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Huntster
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4 minutes ago, hiflier said:

 

Had discussion a while back about the use of culverts and bridges with natural habitat underpasses under I-5. The discussion revolved around a potential pinch point South of Toledo and a discussion about an East/West seasonal passage involving the Toutle River watershed and it's route under I-5...........

 

Excellent point. There are several wonderful such bridges that could be used to cross without detection.

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SWWASAS
41 minutes ago, Huntster said:

LOL........you may be right. I might see a sasquatch diving for shellfish. 

 

The use of drones for hunting in Alaska is STRICTLY forbidden, and the a$$****** around here would love to take the law (as they interpret it) into their own hands and shoot a drone down, so I doubt I'd fly one around over forests. But for carrying a line out a few hundred yards offshore, I would really like to have one. I've seen them used on video in both California and Texas to excellent effect.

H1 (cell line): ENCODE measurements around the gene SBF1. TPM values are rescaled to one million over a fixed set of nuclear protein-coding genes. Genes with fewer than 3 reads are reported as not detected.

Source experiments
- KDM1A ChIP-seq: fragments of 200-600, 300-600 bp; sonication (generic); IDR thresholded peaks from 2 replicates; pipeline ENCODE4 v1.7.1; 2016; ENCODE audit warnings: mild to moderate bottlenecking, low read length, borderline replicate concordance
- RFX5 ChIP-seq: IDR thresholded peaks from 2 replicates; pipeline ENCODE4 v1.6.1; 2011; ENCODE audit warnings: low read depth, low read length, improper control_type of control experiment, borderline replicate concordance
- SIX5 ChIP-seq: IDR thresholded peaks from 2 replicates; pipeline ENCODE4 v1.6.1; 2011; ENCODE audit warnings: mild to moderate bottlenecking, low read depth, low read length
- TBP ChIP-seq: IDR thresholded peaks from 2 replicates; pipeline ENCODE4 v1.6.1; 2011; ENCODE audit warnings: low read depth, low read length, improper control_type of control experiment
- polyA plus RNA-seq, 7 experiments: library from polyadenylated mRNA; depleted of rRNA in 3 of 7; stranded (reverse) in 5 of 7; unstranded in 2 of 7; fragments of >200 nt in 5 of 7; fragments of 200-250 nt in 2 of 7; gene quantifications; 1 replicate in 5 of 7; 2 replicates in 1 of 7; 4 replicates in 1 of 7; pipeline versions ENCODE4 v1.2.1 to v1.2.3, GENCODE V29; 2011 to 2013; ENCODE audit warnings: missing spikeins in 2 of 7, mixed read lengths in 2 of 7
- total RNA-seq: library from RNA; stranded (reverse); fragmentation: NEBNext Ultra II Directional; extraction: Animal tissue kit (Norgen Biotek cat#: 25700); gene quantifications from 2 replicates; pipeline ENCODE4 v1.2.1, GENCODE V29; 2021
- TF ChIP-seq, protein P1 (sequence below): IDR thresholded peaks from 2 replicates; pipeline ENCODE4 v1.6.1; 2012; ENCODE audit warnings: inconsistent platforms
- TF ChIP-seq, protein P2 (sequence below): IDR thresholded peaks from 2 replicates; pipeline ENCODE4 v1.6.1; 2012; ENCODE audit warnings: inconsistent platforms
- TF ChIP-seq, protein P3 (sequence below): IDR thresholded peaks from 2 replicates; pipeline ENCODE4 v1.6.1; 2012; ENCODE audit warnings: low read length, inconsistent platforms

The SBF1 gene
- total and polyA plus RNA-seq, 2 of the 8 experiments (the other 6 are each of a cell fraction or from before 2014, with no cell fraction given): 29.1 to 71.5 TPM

Some of the sighting reports in the Washington Ocean Shores area are of BF collecting shell fish at the coast.    Maybe they don't need a shovel but just push their arms down into the sand and grab the razor clams.   

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Huntster
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34 minutes ago, SWWASAS said:

Some of the sighting reports in the Washington Ocean Shores area are of BF collecting shell fish at the coast........

 

The reports from Ocean Shore subdivision are incredible. The series of reports from 2009 seem to have died out after 2015, but I suspect ongoing research there and in the area just north of there that is not being publicized.